‘Business is Boring’ is a weekly podcast series presented by The Spinoff in association with Callaghan Innovation. Host Simon Pound speaks with innovators and commentators focused on the future of New Zealand, with the interview available as both audio and a transcribed excerpt.
One of the coolest things to happen to business has been the new democratic ways people can get a product, idea or dream off the ground. Crowdfunding, and the new tools of equity crowdfunding and peer lending are changing the way people can test, prove and launch new things.
In New Zealand a pioneer on all these fronts is PledgeMe.co.nz, a very cool company founded and led by Anna Guenther. They’ve had huge impact, with Eat My Lunch funding 800K of lunch bonds, and more than 1000 successful projects. And all through something that didn’t exist a few short years ago.
The Spinoff has used PledgeMe to crowdfund and smash through the stretch targets for The War for Auckland campaign, a perfect example of how this platform is making things possible and mobilising and connecting people to achieve new things. But how did it all begin, and where is it all going?
You believed in the product so much you put yourself through the equity process a couple times, right? Tell me about that. I guess what I’m interested in is one of the barriers of people wanting to go down the equity route is telling everyone about all of your financials and stripping off in the public glare. And in a country like New Zealand, I wonder if people have been traditionally a bit shy about talking about the dollars and cents. How have you found that, how has the experience been for you, yourself?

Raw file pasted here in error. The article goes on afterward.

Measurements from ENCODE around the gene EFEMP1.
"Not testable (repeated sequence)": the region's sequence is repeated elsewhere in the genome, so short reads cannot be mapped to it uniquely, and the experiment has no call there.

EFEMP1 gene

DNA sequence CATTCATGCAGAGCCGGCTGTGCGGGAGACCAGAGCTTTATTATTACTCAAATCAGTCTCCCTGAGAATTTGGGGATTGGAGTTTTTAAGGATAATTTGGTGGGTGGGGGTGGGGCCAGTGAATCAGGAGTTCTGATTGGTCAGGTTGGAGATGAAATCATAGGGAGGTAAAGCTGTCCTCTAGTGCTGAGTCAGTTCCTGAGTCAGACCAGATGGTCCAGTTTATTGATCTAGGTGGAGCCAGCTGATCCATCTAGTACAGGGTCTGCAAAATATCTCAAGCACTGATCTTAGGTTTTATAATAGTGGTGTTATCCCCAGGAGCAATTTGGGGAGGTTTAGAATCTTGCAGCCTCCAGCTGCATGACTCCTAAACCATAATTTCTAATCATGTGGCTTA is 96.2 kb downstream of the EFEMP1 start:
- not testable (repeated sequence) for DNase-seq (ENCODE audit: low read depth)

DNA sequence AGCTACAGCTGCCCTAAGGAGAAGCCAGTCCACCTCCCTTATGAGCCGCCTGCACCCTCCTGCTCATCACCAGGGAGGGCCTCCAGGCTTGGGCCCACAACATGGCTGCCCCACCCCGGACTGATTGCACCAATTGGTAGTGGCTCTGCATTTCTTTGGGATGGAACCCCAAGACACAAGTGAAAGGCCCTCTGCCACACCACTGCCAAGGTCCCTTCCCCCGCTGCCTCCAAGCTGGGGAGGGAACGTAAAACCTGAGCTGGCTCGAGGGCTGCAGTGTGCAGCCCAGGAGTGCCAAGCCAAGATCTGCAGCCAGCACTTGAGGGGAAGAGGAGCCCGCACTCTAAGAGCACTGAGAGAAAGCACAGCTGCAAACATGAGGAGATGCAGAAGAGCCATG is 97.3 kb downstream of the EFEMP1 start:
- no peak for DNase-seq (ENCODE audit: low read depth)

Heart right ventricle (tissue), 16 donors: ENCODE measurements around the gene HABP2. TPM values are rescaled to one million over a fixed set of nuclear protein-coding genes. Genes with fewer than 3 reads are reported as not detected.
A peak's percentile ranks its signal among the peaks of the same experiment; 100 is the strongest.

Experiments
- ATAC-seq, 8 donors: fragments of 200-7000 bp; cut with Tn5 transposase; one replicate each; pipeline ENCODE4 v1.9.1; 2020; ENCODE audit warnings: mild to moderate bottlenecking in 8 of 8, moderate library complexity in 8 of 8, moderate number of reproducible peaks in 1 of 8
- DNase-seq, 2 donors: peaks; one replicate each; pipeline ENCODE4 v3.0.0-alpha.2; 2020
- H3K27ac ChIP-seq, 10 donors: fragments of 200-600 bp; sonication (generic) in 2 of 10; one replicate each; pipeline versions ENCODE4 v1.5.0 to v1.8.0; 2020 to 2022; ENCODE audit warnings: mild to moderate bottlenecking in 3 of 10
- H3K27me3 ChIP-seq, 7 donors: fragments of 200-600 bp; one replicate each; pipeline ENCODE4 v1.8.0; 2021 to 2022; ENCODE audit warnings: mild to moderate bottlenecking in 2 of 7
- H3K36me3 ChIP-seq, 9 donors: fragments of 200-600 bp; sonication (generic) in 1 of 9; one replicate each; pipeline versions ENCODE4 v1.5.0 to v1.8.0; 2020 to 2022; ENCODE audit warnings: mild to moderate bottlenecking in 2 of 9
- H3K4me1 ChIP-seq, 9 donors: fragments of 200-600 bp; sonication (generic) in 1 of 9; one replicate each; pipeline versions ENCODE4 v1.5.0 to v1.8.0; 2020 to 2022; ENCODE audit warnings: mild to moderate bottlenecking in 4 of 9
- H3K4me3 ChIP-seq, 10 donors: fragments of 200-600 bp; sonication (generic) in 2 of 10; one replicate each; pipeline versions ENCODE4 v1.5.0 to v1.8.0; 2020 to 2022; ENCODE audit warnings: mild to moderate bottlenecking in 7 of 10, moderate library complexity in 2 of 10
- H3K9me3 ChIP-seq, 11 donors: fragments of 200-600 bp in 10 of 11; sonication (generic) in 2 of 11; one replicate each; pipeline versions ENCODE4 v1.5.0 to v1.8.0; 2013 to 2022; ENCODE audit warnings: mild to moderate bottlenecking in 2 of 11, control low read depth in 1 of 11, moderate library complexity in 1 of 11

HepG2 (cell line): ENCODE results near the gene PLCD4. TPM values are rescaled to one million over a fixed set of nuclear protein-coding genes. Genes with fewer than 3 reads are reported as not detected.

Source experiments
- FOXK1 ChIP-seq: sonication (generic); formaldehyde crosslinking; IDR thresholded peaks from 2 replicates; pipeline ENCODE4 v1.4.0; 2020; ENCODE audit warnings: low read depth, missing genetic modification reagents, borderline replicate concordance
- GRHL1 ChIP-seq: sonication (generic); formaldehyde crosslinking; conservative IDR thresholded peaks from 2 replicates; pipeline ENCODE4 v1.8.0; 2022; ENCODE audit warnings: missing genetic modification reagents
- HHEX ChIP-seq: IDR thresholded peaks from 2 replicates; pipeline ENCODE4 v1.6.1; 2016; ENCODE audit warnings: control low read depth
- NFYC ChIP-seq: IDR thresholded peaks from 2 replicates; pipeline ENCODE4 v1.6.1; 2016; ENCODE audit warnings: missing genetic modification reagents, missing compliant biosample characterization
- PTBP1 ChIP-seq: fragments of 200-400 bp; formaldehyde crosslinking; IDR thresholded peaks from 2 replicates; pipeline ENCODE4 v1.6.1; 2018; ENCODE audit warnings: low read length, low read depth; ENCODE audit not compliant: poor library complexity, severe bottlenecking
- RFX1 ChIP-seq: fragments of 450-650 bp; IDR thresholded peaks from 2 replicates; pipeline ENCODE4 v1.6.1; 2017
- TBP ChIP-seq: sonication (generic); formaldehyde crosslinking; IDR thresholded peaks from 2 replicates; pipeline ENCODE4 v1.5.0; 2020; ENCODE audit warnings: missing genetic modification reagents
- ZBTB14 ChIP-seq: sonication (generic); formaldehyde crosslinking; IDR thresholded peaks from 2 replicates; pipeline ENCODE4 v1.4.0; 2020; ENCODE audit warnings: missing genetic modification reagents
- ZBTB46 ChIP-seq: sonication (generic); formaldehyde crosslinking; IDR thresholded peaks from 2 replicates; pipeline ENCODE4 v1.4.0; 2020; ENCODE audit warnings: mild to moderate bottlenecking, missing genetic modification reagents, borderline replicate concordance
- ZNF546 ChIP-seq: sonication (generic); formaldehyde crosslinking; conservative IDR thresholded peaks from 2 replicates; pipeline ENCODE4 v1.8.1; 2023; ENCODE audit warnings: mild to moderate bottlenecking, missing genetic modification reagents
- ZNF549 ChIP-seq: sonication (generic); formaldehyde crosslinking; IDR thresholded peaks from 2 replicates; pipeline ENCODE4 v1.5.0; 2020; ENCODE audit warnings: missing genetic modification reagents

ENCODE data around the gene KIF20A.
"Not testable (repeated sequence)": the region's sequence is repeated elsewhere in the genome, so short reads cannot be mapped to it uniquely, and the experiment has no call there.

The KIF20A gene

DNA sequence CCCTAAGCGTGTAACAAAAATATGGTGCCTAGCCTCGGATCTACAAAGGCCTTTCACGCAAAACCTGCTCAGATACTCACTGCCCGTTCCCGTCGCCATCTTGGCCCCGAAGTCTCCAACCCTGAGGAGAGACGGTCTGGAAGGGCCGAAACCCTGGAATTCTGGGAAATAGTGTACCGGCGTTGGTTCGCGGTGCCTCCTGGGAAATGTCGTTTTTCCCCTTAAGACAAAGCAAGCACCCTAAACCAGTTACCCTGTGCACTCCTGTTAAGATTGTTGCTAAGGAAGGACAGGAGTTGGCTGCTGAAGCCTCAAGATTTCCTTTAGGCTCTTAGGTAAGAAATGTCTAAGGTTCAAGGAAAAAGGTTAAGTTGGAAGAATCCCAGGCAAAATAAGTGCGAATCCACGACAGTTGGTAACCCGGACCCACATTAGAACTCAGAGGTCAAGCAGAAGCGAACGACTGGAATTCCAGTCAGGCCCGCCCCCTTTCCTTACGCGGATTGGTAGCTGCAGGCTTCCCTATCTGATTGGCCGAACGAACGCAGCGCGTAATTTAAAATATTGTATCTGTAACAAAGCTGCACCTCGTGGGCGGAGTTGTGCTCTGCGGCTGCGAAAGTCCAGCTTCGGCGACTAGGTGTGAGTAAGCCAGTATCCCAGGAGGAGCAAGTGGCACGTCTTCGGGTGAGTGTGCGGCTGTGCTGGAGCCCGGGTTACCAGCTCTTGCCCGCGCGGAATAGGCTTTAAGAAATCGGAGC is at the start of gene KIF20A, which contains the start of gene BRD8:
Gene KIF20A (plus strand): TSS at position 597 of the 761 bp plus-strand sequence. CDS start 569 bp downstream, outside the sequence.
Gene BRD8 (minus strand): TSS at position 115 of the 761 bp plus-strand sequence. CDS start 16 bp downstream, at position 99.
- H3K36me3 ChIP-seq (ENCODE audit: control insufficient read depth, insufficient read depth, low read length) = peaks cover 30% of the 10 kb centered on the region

Terrifying. Terrifying. Yeah – it was funny because we had this big debate about whether we could eat our own dog food. One of my advisors thought it was the worst idea, and I was like, we can’t make other people do it if we don’t do it ourselves. So we did it. Twice. But, it really is like getting naked and running through a field of investors. In some ways it’s freeing, because you’re like, this is us, this is what we’re interested in doing, this is how we’re going to get there. But we need money and support and … um, everything. So yeah, it’s been really powerful for us I think, that the shareholders that we have are super behind us and super supportive – and so much more than just money.
It’s so brave as well in a world of the anonymous Internet comment thread or something, and, you know, people love to be experts on things, and to have to go out there and talk about how much you’re making and what your revenues are, and that’s such a brave thing. But by doing that and by doing the one thing which is so important in business, which is being honest about what kind of investment it will take to get somewhere, because what kind of kills companies is not having enough money to achieve what they hope to do.
Yeah. I think one of the best things about being about to go out there and talk about what you’re doing is that transparency can bring support in different ways. Because, well, business is hard! And going out there and saying you’re going to do something, and if you don’t do it, it’s pretty scary.